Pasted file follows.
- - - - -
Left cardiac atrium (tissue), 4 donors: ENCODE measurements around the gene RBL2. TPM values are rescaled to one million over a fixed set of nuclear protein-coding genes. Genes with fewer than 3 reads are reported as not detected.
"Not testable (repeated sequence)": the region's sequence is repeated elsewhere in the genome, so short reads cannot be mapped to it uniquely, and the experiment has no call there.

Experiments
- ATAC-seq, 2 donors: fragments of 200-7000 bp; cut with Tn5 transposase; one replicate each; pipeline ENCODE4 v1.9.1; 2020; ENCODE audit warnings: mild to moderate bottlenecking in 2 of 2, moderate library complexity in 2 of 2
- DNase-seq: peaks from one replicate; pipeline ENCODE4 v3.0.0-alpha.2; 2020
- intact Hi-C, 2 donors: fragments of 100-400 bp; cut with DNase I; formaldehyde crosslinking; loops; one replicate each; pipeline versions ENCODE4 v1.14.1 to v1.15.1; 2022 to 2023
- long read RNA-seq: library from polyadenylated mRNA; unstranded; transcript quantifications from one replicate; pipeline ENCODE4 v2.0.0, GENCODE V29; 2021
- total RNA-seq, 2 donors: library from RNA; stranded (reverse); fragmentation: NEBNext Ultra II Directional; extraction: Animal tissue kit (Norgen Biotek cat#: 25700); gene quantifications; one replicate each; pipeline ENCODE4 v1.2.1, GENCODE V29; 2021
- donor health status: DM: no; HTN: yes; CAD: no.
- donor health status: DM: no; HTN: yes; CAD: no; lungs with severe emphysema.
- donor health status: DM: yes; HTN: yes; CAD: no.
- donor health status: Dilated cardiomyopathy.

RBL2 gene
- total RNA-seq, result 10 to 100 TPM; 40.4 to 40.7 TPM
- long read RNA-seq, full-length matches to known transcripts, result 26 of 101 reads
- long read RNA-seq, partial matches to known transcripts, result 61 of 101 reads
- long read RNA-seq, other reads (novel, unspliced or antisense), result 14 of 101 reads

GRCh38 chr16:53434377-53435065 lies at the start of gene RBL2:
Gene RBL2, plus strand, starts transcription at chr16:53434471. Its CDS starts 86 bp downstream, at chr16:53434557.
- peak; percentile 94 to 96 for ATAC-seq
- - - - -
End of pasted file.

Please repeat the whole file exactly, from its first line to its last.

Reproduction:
Left cardiac atrium (tissue), 4 donors: ENCODE measurements around the gene RBL2. TPM values are rescaled to one million over a fixed set of nuclear protein-coding genes. Genes with fewer than 3 reads are reported as not detected.
"Not testable (repeated sequence)": the region's sequence is repeated elsewhere in the genome, so short reads cannot be mapped to it uniquely, and the experiment has no call there.

Experiments
- ATAC-seq, 2 donors: fragments of 200-7000 bp; cut with Tn5 transposase; one replicate each; pipeline ENCODE4 v1.9.1; 2020; ENCODE audit warnings: mild to moderate bottlenecking in 2 of 2, moderate library complexity in 2 of 2
- DNase-seq: peaks from one replicate; pipeline ENCODE4 v3.0.0-alpha.2; 2020
- intact Hi-C, 2 donors: fragments of 100-400 bp; cut with DNase I; formaldehyde crosslinking; loops; one replicate each; pipeline versions ENCODE4 v1.14.1 to v1.15.1; 2022 to 2023
- long read RNA-seq: library from polyadenylated mRNA; unstranded; transcript quantifications from one replicate; pipeline ENCODE4 v2.0.0, GENCODE V29; 2021
- total RNA-seq, 2 donors: library from RNA; stranded (reverse); fragmentation: NEBNext Ultra II Directional; extraction: Animal tissue kit (Norgen Biotek cat#: 25700); gene quantifications; one replicate each; pipeline ENCODE4 v1.2.1, GENCODE V29; 2021
- donor health status: DM: no; HTN: yes; CAD: no.
- donor health status: DM: no; HTN: yes; CAD: no; lungs with severe emphysema.
- donor health status: DM: yes; HTN: yes; CAD: no.
- donor health status: Dilated cardiomyopathy.

RBL2 gene
- total RNA-seq, result 10 to 100 TPM; 40.4 to 40.7 TPM
- long read RNA-seq, full-length matches to known transcripts, result 26 of 101 reads
- long read RNA-seq, partial matches to known transcripts, result 61 of 101 reads
- long read RNA-seq, other reads (novel, unspliced or antisense), result 14 of 101 reads

GRCh38 chr16:53434377-53435065 lies at the start of gene RBL2:
Gene RBL2, plus strand, starts transcription at chr16:53434471. Its CDS starts 86 bp downstream, at chr16:53434557.
- peak; percentile 94 to 96 for ATAC-seq